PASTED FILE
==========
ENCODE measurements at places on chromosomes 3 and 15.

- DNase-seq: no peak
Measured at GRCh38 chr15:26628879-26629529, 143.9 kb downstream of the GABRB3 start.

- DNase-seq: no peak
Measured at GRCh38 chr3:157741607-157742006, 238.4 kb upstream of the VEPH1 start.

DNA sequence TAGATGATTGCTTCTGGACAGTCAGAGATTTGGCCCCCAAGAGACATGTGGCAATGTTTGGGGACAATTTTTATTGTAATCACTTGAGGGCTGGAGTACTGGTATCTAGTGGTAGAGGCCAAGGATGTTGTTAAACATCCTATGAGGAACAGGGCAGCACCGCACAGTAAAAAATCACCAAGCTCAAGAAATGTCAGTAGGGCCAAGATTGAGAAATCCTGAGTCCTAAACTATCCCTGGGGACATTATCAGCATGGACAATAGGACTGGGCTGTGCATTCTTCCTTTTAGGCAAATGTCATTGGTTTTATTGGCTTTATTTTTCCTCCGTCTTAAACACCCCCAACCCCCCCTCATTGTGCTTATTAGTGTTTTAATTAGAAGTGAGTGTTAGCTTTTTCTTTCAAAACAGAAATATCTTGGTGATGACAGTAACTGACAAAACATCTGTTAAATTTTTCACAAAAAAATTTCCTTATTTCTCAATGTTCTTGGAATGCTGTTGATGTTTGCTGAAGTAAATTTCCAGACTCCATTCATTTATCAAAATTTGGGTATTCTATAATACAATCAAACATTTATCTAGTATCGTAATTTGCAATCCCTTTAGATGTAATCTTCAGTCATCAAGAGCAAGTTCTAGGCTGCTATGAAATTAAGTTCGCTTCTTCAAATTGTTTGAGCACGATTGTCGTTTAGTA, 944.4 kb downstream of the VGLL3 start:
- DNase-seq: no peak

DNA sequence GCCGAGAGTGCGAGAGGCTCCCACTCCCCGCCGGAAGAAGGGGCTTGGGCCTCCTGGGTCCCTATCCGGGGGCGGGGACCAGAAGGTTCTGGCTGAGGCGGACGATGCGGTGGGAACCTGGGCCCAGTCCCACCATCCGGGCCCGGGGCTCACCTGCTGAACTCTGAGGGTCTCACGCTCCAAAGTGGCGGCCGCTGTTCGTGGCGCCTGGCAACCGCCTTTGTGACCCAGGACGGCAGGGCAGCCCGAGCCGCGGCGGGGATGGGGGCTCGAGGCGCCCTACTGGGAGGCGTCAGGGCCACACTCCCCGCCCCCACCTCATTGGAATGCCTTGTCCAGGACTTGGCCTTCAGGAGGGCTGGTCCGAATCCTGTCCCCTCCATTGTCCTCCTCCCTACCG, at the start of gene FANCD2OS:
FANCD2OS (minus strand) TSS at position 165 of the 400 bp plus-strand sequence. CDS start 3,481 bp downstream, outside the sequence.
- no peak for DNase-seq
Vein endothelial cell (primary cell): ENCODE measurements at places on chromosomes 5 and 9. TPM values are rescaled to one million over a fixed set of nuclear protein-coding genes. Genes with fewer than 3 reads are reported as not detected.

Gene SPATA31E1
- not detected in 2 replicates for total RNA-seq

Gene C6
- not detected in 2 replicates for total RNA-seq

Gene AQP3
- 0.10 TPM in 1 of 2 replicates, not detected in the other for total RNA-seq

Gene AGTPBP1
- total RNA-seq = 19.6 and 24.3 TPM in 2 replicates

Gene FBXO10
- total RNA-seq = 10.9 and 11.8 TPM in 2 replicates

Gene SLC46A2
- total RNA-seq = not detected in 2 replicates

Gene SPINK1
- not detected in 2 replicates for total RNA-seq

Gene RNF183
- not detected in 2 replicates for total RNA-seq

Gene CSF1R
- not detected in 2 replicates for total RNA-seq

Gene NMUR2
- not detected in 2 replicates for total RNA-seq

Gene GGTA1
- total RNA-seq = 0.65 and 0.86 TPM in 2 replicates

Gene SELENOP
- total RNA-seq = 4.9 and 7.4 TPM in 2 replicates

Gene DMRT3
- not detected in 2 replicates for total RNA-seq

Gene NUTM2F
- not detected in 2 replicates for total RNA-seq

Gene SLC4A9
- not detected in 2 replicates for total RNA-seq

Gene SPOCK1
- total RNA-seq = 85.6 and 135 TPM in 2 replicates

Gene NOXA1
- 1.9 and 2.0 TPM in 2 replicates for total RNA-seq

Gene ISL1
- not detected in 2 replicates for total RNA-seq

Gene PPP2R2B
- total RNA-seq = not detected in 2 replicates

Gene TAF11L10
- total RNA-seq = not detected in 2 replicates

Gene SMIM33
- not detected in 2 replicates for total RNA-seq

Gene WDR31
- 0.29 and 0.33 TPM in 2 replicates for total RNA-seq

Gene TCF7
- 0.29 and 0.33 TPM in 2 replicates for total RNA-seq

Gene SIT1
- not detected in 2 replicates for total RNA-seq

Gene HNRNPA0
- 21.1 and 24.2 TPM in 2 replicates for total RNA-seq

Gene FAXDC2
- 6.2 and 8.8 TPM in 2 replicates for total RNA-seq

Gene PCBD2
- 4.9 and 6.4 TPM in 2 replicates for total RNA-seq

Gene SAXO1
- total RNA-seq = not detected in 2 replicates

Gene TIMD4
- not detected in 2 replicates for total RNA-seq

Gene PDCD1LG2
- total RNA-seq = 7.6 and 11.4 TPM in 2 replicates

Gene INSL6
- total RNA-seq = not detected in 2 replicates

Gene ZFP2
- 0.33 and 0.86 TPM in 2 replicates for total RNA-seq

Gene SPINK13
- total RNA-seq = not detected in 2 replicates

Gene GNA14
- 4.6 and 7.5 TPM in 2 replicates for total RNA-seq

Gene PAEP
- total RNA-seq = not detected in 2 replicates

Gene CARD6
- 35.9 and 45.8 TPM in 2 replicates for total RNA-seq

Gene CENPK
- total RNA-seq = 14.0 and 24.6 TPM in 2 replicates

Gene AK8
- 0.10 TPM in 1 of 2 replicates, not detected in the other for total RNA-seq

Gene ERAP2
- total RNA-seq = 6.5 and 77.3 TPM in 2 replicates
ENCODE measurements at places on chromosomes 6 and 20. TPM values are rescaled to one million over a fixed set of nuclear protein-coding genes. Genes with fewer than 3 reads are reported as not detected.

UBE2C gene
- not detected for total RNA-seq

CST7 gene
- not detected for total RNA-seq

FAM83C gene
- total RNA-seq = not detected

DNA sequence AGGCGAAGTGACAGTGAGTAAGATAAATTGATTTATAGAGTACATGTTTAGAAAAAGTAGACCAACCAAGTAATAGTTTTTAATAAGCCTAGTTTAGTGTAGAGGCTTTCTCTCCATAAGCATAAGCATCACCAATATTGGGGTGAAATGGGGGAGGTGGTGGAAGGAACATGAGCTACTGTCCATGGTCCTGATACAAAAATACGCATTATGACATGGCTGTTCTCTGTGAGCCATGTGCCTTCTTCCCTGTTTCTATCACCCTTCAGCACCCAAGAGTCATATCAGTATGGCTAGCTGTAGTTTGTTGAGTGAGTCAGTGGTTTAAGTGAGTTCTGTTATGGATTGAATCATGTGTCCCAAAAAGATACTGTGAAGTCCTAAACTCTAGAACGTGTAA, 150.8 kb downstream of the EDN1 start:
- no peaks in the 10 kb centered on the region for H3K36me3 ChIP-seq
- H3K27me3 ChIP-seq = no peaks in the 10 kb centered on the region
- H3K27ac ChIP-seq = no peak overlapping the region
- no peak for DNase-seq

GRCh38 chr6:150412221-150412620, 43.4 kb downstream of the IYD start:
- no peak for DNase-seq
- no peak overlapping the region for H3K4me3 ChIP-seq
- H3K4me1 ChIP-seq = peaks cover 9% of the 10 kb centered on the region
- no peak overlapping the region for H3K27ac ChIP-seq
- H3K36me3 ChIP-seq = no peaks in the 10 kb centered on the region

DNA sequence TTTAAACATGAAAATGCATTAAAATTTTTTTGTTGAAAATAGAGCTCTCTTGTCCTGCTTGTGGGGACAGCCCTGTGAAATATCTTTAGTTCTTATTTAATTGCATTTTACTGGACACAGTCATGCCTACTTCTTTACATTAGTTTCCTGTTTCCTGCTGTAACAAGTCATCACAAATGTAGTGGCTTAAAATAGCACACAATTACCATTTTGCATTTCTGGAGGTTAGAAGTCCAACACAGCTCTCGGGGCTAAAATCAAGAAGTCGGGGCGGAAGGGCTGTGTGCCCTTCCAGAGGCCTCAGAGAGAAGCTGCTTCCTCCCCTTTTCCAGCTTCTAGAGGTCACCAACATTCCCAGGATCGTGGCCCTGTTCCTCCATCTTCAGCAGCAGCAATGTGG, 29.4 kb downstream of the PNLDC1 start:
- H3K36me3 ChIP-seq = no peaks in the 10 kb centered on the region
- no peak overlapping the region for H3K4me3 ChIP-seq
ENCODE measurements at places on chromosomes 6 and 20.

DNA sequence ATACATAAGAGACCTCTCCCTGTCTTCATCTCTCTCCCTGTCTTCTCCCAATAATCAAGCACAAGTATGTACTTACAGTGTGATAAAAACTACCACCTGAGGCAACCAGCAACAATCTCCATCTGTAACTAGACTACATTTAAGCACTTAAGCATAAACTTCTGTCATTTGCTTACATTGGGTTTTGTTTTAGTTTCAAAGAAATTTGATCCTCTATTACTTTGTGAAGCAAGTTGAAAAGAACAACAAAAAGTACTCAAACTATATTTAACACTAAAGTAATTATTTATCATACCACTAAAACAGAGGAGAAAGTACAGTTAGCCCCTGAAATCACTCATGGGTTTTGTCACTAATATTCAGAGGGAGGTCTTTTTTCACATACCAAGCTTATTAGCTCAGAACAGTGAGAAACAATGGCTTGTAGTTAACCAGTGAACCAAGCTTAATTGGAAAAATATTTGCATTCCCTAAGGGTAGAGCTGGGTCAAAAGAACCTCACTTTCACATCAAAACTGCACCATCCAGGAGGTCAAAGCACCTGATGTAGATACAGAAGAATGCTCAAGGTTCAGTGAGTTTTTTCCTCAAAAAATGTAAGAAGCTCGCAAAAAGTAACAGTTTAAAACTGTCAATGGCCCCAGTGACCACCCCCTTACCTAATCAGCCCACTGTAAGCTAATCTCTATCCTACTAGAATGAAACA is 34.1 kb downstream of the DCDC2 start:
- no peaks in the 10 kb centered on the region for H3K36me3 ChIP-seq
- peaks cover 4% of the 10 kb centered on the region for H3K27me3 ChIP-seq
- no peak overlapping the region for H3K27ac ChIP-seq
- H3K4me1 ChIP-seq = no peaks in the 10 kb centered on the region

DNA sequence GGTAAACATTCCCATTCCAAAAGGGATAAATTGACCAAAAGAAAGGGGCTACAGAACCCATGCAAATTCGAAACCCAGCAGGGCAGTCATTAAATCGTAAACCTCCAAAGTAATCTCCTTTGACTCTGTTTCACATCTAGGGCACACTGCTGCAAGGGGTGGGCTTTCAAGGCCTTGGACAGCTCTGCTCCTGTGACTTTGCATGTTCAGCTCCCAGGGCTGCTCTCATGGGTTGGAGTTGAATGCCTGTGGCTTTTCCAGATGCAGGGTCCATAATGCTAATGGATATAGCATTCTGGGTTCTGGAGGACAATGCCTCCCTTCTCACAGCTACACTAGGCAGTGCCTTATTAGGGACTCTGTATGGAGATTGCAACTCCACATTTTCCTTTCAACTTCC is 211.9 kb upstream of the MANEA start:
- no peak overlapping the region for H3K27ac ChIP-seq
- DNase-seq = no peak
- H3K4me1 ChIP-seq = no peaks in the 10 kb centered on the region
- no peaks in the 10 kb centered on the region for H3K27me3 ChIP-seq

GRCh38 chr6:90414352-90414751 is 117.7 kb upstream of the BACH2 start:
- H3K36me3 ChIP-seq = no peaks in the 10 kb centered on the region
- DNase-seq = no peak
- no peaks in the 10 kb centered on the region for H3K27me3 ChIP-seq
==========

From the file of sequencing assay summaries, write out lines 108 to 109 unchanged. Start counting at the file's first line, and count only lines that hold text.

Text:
DNA sequence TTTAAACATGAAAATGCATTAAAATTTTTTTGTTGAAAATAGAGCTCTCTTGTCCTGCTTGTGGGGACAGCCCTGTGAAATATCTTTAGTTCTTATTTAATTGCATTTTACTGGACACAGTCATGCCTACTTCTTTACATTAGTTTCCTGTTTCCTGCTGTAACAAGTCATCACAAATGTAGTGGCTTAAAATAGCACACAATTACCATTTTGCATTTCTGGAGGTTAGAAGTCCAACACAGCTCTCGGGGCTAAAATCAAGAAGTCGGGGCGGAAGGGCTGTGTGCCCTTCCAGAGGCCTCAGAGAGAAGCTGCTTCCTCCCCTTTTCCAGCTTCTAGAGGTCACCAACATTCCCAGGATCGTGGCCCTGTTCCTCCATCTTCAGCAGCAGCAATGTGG, 29.4 kb downstream of the PNLDC1 start:
- H3K36me3 ChIP-seq = no peaks in the 10 kb centered on the region